After the Middle Ages on, in Katata Sho (manor), three So-soshiki (autonomous organizations of a village) called 'Katata Sanpo' (later, 'Katata Shiho' because of another organization's joinig), were formed. In Katata, they governed themselves, by 'Katata-shu' (autonomous organization in Katata) composed of Tonobara-shu (a group of Jizamurai [local samurai]) and Zenjin-shu (a group of artisans, tradesmen and farmers) and they were also called 'Katata Kozoku' (autonomous organization in Katata). Tonobara-shu were engaged in water transportation: they owned their fleet called Katata-sen (a group of ships in Katata) and maintained Katata-shu's leading position by checking other areas surrounding the lake and sometimes even by pirating. On the other hand, in Zenjin-shu, some gained wealth by trade and craft and built a coexistence relationship between Tonobara-shu.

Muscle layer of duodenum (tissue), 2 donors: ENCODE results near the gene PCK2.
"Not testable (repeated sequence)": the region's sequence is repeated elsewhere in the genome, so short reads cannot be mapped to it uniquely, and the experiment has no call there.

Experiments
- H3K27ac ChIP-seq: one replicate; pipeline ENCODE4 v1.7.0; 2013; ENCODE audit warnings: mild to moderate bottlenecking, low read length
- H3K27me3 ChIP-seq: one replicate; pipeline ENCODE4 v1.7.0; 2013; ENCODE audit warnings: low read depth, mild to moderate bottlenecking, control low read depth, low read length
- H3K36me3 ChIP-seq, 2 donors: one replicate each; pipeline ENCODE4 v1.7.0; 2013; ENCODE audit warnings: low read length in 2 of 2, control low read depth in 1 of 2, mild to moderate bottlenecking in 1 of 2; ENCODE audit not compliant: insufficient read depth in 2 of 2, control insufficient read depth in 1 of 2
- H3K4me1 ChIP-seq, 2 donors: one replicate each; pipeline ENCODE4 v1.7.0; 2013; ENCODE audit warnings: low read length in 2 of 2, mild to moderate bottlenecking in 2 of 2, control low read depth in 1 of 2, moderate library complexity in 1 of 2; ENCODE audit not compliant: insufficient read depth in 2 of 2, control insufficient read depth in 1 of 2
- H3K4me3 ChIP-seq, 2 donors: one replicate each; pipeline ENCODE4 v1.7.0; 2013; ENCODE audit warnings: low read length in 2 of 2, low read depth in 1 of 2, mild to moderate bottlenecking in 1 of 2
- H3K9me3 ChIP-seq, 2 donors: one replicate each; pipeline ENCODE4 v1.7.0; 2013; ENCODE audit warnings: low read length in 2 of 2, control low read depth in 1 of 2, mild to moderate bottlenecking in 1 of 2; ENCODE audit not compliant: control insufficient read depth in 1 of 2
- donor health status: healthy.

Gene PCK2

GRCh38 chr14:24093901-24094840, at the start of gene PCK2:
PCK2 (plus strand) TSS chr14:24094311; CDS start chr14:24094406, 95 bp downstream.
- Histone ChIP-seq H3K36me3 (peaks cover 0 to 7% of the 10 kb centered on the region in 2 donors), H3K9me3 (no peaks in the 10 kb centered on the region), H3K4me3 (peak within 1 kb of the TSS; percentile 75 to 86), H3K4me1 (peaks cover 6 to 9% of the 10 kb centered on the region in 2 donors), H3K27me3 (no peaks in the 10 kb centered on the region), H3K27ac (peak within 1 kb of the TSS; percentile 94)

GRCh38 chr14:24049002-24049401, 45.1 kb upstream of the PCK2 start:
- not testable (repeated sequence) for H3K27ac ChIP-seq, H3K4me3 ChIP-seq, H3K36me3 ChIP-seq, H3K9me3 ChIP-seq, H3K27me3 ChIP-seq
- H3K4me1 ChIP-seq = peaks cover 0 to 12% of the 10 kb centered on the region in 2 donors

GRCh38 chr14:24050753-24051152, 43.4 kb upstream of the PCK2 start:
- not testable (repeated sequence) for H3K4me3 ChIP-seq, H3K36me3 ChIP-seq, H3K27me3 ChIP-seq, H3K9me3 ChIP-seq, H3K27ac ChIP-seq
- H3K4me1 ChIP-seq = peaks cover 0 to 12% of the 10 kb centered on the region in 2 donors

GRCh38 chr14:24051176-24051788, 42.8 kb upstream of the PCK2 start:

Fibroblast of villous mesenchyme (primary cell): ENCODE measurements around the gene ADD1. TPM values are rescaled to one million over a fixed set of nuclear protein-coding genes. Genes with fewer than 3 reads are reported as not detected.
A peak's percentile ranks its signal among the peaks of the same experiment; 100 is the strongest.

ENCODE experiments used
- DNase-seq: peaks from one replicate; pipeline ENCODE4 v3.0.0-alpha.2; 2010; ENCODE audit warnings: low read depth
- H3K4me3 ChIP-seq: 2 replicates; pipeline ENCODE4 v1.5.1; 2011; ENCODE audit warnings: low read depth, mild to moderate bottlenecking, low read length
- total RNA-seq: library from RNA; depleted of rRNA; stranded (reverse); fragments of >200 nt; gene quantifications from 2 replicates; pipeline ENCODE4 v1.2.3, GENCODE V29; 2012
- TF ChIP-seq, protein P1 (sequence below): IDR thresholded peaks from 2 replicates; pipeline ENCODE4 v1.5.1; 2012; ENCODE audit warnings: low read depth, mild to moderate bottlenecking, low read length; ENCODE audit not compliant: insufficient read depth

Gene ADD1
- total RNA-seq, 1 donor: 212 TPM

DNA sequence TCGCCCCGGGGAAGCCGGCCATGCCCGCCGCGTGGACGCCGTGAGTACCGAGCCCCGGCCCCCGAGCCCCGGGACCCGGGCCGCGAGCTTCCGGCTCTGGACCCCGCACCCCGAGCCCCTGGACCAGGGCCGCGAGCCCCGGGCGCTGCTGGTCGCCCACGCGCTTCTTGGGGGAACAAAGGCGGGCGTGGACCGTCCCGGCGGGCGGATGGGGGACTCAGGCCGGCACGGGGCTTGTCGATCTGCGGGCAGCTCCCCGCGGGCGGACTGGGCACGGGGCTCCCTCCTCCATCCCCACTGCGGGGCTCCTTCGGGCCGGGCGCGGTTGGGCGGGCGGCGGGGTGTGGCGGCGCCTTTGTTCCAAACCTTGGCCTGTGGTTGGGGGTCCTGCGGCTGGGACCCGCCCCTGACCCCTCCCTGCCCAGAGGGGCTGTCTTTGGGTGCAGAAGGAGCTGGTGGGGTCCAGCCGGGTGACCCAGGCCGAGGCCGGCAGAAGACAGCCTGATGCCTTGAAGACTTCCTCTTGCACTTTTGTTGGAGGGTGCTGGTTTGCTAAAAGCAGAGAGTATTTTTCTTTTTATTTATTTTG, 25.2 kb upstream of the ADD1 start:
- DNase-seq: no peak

In the Muromachi period, Tonobara-shu were delegated in charge of Katata checkpoint; afterwards they gained the right to get a kind of transit duty, called Uwanori, in compensation for not pirating non-Katata ships. Around that time, the Rinzai sect became popular, especially in Tonobara-shu, mainly composed of the samurai class people, and Shozui-ji Temple was established. This temple is famouns since Ikkyu Sojun went training there in his youth. Around the same time, Honpuku-ji Temple of the Jodo Shinshu sect (the True Pure Land Sect of Buddhism) was established in Katata. In spite of some priests' temporarily conversion to the Rinzai sect, Honpuku-ji Temple was deeply trusted by Rennyo, the eighth chief priest of Hongan-ji Temple because Hoju (1397 to 1480) and his son, Myoken (1445-1509), the third and fourth head of the family, respectively, returned to the Jodo Shinshu sect and decided to work for Hongan-ji Temple. When Otani Hongan-ji Temple was destroyed by Enryaku-ji Temple in the religious persecution in the Kansei Era, Rennyo fled to Katata. Rennyo, supported by Zenjin-shu, became so influential that he built a power called 'Katada-monto' (followers).